Obsessive Compulsive Disorder, or OCD, involves anxious thoughts or rituals you feel you can't control. If you have OCD, you may be plagued by persistent, unwelcome thoughts or images, or by the urgent need to engage in certain rituals.
You may be obsessed with germs or dirt, so you wash your hands over and over. You may be filled with doubt and feel the need to check things repeatedly. You may have frequent thoughts of violence, and fear that you will harm people close to you. You may spend long periods touching things or counting; you may be pre-occupied by order or symmetry; you may have persistent thoughts of performing sexual acts that are repugnant to you; or you may be troubled by thoughts that are against your religious beliefs.
The disturbing thoughts or images are called obsessions, and the rituals that are performed to try to prevent or get rid of them are called compulsions. There is no pleasure in carrying out the rituals you are drawn to, only temporary relief from the anxiety that grows when you don't perform them.
A lot of healthy people can identify with some of the symptoms of OCD, such as checking the stove several times before leaving the house. But for people with OCD, such activities consume at least an hour a day, are very distressing, and interfere with daily life.
Most adults with this condition recognize that what they're doing is senseless, but they can't stop it. Some people, though, particularly children with OCD, may not realize that their behavior is out of the ordinary.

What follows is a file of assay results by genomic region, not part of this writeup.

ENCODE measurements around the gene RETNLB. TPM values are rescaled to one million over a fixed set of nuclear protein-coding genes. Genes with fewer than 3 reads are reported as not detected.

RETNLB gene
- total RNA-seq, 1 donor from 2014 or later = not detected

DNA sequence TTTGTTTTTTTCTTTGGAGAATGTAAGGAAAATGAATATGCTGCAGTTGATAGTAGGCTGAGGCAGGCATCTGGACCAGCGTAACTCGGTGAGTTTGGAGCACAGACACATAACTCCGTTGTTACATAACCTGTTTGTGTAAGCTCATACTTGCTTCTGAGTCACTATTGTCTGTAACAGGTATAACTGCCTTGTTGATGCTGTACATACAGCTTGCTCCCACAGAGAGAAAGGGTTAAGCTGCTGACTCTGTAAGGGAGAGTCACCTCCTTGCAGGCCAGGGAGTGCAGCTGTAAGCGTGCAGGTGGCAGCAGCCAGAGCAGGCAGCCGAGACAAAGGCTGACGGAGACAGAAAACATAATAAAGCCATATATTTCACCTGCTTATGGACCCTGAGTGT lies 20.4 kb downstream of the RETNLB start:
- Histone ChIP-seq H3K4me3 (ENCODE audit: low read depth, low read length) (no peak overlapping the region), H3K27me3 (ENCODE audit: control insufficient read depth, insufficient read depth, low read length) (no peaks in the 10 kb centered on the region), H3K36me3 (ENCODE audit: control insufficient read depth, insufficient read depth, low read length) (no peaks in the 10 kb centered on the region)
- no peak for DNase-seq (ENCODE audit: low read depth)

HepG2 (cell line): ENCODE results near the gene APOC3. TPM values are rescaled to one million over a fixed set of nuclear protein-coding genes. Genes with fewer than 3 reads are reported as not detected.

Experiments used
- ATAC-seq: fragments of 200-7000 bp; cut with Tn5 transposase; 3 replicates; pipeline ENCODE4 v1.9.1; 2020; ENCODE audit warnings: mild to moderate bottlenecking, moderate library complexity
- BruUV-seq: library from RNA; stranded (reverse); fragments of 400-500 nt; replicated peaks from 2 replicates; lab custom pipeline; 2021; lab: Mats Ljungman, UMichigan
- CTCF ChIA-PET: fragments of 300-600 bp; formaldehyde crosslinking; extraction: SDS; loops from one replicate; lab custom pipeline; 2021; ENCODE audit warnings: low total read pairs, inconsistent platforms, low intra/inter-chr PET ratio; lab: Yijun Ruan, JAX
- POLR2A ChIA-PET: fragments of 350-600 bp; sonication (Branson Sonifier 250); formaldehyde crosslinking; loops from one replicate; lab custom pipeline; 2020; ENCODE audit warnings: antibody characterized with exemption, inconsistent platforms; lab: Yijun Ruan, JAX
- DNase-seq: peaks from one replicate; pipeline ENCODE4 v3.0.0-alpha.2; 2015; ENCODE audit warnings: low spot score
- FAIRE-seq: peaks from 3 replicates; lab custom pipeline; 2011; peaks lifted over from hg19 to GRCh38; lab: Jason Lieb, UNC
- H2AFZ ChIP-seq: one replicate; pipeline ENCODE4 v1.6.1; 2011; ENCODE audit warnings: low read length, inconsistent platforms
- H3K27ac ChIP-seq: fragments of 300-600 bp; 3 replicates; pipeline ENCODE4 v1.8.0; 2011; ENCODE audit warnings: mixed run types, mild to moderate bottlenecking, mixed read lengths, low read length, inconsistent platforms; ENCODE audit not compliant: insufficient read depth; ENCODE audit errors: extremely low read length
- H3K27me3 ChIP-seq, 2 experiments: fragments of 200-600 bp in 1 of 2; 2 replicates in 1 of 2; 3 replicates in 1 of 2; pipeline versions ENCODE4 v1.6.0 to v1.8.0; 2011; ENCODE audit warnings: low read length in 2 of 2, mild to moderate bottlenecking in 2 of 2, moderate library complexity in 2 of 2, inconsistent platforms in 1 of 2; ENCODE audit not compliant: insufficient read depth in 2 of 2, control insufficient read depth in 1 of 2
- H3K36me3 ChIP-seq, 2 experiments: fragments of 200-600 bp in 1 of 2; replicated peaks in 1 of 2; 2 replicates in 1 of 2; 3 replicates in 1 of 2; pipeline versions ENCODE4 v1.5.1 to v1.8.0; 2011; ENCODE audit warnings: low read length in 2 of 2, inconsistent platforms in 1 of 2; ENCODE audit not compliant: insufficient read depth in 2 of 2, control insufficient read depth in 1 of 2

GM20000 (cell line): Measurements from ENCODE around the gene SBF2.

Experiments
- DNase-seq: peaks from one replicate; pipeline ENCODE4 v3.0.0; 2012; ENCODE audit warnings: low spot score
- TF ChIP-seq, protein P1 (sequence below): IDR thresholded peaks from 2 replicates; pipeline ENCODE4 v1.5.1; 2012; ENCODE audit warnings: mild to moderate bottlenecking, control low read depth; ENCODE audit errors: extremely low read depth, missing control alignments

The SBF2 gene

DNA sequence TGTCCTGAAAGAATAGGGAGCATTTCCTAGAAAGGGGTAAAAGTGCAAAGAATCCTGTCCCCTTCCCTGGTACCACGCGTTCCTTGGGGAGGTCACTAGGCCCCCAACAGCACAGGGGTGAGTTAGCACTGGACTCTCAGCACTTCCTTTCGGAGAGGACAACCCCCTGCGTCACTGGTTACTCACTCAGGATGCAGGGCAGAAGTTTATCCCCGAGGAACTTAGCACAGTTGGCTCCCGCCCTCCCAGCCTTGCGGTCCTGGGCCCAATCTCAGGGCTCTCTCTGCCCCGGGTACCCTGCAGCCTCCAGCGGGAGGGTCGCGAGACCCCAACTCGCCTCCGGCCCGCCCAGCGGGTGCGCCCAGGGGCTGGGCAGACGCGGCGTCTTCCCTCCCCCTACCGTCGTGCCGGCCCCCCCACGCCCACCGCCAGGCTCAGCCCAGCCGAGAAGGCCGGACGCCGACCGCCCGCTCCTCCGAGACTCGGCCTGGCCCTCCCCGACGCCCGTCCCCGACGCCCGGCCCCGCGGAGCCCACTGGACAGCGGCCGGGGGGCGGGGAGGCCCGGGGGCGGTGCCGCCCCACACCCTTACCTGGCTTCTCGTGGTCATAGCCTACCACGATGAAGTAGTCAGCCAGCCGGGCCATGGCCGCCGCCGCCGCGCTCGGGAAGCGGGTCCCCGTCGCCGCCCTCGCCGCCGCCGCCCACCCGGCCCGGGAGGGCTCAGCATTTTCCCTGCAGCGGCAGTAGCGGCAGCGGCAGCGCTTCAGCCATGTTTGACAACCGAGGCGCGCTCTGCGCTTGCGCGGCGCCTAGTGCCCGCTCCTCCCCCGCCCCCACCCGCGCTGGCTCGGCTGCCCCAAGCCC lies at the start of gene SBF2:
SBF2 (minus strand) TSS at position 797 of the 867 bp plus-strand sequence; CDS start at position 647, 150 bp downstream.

OCD afflicts about 3.3 million adult Americans.1 It strikes men and women in approximately equal numbers and usually first appears in childhood, adolescence, or early adulthood.2 One-third of adults with OCD report having experienced their first symptoms as children. The course of the disease is variable—symptoms may come and go, they may ease over time, or they can grow progressively worse. Research evidence suggests that OCD might run in families.3
Depression or other anxiety disorders may accompany OCD,2,4 and some people with OCD also have eating disorders.6 In addition, people with OCD may avoid situations in which they might have to confront their obsessions, or they may try unsuccessfully to use alcohol or drugs to calm themselves.4,5 If OCD grows severe enough, it can keep someone from holding down a job or from carrying out normal responsibilities at home.
OCD generally responds well to treatment with medications or carefully targeted psychotherapy. The disturbing thoughts or images are called obsessions, and the rituals performed to try to prevent or get rid of them are called compulsions. There is no pleasure in carrying out the rituals you are drawn to, only temporary relief from the anxiety that grows when you don't perform them.
What are the symptoms of OCD?
- Repeated thoughts or images about many different things, such as fear of germs, dirt, or intruders; violence; hurting loved ones; sexual acts; conflicts with religious beliefs; or being overly neat.
- Performing the same rituals over and over such as washing hands, locking and unlocking doors, counting, keeping unneeded items, or repeating the same steps again and again.
- Maintaining unwanted thoughts and behaviors they cannot control.
- Not getting pleasure from the behaviors or rituals but instead getting brief relief from the anxiety the thoughts cause.
- Spending at least an hour a day on the thoughts and rituals, which cause distress and get in the way of daily life.